I don't know about you, but the entertainment reports on the news always depress me. Hearing what modern trash is raking in millions at the box office always reminds me of the thousands of unreleased classic gems that deserve a release on DVD and a new day in the sun. But I digress...
I'm not talking about the classics that are being sadly neglected by the movie industry. I'm talking about "box office gold, baby!"
Okay, I should give credit where credit is due. Courtney Hazlett of NBC uttered this phrase on Morning Joe this morning when referring to... wait for it ... movies with talking animals.
Apparently "G-Force," an animated film about talking guinea pigs, overtook the newest Harry Potter film at the box office this weekend. Yes, you read that correctly. A film about talking guinea pigs. (What, does that actually surprise you these days?)
Long gone are the days when a heroic dog or ornery cat could hold an audience and garner huge box office receipts. Oh no, these days they better talk! And, while I haven't seen the film (obviously!!), I think it's safe to assume that these guinea pigs aren't like the classic Alvin and the Chipmunks or the animated animals in The Jungle Book; cute, kind animals with cute, kind voices.... Oh no, these guinea pigs are probably edgy guinea pigs who spout out hip lingo to make themselves that much more appealing to modern audiences.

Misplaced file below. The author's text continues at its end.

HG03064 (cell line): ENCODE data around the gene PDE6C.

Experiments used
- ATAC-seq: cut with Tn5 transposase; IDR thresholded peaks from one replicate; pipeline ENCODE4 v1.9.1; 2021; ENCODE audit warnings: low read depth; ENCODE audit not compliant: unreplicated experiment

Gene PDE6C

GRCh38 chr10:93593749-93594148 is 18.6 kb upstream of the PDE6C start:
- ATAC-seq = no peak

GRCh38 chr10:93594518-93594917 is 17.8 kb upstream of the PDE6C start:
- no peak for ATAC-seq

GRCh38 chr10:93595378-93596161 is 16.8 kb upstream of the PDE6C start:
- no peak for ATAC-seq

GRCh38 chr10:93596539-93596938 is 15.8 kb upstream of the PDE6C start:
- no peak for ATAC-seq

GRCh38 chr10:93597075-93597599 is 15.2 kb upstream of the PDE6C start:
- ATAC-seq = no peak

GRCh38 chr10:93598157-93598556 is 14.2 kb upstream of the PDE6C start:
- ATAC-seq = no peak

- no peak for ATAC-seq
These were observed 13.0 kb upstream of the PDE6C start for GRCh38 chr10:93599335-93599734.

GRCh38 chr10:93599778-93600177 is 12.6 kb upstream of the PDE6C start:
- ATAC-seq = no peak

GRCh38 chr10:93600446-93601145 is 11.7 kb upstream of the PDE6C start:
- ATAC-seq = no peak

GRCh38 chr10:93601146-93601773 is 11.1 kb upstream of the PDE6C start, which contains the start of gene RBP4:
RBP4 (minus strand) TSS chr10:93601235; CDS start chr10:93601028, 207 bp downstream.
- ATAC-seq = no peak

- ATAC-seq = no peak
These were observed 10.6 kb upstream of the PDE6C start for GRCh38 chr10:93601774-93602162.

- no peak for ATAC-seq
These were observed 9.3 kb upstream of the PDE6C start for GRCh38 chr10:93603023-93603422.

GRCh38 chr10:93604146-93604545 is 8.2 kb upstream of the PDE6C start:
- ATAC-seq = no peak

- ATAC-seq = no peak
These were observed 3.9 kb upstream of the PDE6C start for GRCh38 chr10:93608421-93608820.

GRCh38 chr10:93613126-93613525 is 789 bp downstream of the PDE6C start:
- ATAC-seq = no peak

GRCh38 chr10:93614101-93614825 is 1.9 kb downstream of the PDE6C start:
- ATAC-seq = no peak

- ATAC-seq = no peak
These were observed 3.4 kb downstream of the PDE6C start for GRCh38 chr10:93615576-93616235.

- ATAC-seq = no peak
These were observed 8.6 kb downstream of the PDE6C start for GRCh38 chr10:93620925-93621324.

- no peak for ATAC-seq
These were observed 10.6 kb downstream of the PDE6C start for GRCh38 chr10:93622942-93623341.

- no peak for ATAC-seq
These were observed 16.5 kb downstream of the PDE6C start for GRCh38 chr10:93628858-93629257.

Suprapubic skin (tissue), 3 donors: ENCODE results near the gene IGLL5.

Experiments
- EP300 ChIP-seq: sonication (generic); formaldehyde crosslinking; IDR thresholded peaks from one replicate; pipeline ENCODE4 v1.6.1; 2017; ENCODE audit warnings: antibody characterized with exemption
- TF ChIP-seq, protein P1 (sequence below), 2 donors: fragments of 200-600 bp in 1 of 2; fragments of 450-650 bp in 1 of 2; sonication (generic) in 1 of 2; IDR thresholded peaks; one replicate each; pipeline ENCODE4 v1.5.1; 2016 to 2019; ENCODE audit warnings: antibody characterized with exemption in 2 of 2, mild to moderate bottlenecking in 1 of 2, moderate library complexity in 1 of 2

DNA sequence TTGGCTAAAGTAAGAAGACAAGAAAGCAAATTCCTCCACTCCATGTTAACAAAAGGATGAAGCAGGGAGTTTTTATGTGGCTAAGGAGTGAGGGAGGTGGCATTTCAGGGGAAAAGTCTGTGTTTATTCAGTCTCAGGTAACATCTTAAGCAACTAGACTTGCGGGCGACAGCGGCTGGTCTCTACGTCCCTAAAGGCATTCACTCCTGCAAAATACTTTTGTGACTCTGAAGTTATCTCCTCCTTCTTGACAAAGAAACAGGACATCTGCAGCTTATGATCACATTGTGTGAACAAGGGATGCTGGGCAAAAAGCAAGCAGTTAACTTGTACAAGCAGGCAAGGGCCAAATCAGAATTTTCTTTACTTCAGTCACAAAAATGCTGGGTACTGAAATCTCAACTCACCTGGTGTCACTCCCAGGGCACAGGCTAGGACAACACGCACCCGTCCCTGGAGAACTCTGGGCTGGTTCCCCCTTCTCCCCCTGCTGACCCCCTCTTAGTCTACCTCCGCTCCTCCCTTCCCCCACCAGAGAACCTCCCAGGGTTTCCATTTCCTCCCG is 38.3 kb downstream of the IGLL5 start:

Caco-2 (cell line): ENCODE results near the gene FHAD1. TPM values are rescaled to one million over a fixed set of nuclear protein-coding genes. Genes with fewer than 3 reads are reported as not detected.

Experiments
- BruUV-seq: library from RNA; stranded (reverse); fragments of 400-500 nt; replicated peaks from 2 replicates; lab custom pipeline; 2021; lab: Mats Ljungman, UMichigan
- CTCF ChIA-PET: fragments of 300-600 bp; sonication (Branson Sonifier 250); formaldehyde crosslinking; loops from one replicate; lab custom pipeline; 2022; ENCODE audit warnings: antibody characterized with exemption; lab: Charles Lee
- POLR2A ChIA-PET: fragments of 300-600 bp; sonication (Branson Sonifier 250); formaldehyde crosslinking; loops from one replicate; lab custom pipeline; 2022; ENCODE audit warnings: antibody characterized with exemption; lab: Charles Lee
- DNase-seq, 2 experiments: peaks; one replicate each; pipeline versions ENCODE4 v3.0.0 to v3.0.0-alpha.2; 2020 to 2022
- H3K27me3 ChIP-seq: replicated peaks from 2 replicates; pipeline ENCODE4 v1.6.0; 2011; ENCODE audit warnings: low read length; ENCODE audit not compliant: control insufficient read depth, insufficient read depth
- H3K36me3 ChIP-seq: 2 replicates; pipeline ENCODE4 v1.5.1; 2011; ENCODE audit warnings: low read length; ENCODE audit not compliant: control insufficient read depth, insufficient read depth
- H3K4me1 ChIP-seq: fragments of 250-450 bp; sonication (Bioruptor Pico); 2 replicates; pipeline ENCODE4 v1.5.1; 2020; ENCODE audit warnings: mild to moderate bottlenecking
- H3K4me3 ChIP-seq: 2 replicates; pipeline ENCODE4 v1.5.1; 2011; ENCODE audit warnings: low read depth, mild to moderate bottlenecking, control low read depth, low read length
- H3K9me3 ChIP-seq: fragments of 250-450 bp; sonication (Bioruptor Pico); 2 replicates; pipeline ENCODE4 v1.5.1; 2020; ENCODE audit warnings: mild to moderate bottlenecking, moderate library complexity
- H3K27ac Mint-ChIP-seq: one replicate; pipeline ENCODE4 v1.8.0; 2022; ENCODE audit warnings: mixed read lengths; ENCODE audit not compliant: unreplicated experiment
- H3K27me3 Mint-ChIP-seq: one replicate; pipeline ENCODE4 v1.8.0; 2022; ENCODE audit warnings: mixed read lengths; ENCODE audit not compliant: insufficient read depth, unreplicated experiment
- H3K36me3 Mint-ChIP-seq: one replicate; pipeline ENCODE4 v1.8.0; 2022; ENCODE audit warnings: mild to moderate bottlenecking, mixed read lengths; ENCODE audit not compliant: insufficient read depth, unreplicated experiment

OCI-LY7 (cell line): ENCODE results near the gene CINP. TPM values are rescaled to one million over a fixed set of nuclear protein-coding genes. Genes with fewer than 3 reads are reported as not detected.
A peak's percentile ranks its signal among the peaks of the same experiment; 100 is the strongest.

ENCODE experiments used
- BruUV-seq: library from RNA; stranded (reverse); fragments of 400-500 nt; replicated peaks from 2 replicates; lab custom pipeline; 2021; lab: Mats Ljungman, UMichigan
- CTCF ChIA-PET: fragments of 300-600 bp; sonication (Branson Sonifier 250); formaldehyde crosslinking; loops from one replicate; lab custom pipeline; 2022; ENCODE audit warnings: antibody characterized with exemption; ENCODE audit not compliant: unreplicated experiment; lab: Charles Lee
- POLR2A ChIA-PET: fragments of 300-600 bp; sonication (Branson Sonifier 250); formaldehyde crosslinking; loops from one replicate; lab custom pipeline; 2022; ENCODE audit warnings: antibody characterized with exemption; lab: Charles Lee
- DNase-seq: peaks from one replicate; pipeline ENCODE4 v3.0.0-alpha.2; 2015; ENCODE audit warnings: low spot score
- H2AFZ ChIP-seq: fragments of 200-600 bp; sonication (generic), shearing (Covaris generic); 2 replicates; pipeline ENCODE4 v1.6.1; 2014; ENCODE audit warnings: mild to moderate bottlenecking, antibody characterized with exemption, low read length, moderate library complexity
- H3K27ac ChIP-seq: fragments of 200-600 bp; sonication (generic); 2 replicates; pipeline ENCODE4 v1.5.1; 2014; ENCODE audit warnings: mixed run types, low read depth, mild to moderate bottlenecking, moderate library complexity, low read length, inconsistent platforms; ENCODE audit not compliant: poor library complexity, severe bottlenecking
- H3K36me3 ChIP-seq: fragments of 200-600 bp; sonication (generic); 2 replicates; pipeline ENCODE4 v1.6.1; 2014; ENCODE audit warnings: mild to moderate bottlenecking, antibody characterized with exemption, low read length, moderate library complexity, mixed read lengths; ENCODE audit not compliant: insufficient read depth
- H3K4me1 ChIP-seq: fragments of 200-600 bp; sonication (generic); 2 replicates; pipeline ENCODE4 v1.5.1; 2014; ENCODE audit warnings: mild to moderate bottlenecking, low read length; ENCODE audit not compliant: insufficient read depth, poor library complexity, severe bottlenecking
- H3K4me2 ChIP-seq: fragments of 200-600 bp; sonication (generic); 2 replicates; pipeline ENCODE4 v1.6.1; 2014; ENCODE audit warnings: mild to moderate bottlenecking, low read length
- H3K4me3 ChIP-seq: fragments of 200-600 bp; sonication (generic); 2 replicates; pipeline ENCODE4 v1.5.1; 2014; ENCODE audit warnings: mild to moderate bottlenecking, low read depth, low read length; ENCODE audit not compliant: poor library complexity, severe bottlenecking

And of course, this means box office gold, baby.
"Box Office Gold, Baby"
I just keep thinking about this phrase. I'm still in a state of shock, actually. I know that blockbusters these days always seem to appeal to adults' baser instincts. Crude humor, simple plots and mediocre (if not amateur) screenwriting have become the surefire recipe for a summer hit. But Courtney Hazlett's frank admission that talking animals basically guarantee a number one spot at the box office is such a sad reflection on our culture. Except for a handful of films made each year by a handful of talented filmmakers, the movie industry seems to have completely resigned itself to making childish films with complete disregard for anyone with grown-up tastes.
The films that we enjoy, both pre-code and post code, were geared to an audience of mature, intelligent adults. The filmmakers trusted us to see deeper meanings in simple gestures, understand fast paced overlapping dialogue, read between the lines, and, perhaps most importantly, they trusted that we would pay to see a film, in droves mind you, even if that film did not feature a talking guinea pig.